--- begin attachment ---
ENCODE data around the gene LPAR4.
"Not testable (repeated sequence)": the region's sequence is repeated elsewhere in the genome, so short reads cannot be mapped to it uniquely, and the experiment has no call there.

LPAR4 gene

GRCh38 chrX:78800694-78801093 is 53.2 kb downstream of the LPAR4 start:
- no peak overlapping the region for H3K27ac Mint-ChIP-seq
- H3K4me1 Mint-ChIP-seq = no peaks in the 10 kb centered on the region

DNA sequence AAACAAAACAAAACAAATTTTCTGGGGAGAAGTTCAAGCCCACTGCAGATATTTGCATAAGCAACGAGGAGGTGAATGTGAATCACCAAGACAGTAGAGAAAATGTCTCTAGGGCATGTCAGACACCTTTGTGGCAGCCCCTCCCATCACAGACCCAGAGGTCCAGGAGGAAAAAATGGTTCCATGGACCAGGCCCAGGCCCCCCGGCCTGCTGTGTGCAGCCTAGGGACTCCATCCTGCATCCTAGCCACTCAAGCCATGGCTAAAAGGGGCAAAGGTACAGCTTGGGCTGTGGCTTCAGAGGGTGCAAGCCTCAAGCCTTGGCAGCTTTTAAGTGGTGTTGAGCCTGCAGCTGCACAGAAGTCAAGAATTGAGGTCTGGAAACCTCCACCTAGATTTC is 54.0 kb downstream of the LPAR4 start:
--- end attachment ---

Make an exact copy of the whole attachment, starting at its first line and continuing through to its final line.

ENCODE data around the gene LPAR4.
"Not testable (repeated sequence)": the region's sequence is repeated elsewhere in the genome, so short reads cannot be mapped to it uniquely, and the experiment has no call there.

LPAR4 gene

GRCh38 chrX:78800694-78801093 is 53.2 kb downstream of the LPAR4 start:
- no peak overlapping the region for H3K27ac Mint-ChIP-seq
- H3K4me1 Mint-ChIP-seq = no peaks in the 10 kb centered on the region

DNA sequence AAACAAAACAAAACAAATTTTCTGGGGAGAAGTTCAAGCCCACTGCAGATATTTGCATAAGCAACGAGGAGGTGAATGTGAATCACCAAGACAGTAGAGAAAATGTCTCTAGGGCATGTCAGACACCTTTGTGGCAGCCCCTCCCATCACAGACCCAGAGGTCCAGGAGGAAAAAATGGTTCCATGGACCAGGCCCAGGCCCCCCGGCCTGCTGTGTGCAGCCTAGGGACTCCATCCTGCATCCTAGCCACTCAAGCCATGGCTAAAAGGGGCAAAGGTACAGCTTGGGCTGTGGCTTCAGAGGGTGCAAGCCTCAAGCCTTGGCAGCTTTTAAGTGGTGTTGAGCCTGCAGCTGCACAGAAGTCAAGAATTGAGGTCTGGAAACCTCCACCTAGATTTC is 54.0 kb downstream of the LPAR4 start: